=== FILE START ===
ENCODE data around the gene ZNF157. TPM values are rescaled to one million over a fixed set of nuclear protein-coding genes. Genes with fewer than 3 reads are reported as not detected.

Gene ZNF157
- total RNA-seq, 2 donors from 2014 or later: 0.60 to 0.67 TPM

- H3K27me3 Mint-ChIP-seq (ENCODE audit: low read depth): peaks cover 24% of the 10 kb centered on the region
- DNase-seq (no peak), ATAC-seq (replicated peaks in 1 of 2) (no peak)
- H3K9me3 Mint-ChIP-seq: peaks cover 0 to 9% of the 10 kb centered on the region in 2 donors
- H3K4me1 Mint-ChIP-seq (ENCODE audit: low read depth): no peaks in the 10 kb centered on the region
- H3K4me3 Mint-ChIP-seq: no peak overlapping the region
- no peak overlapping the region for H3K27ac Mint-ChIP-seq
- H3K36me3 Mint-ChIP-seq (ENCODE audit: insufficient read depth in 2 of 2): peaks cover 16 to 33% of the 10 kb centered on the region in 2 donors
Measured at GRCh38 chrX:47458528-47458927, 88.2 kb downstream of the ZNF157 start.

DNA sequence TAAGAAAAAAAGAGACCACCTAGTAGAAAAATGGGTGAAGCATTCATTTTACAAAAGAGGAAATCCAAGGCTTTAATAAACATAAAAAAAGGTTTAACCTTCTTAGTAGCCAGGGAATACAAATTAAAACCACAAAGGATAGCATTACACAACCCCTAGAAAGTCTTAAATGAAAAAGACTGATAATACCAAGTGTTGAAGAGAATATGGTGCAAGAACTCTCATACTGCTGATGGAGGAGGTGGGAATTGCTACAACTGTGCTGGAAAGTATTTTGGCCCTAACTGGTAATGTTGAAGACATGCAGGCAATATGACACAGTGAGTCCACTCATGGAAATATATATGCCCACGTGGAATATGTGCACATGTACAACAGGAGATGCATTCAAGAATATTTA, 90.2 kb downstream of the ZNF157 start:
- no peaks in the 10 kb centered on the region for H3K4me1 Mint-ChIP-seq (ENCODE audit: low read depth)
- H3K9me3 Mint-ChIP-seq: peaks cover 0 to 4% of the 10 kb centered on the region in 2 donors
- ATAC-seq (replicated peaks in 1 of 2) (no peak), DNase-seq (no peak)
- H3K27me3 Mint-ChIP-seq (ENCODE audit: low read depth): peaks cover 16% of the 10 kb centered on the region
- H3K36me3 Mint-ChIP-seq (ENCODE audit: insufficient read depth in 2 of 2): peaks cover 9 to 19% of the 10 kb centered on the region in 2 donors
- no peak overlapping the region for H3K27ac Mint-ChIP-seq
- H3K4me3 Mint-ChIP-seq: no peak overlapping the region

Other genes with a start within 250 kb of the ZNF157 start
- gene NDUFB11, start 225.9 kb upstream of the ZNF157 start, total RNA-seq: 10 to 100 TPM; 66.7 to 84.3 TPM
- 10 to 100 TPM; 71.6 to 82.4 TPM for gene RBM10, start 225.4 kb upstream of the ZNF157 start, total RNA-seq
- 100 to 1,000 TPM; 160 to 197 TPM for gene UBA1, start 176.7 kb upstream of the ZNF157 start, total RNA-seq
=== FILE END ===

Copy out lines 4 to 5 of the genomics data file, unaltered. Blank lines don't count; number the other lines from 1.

- H3K27me3 Mint-ChIP-seq (ENCODE audit: low read depth): peaks cover 24% of the 10 kb centered on the region
- DNase-seq (no peak), ATAC-seq (replicated peaks in 1 of 2) (no peak)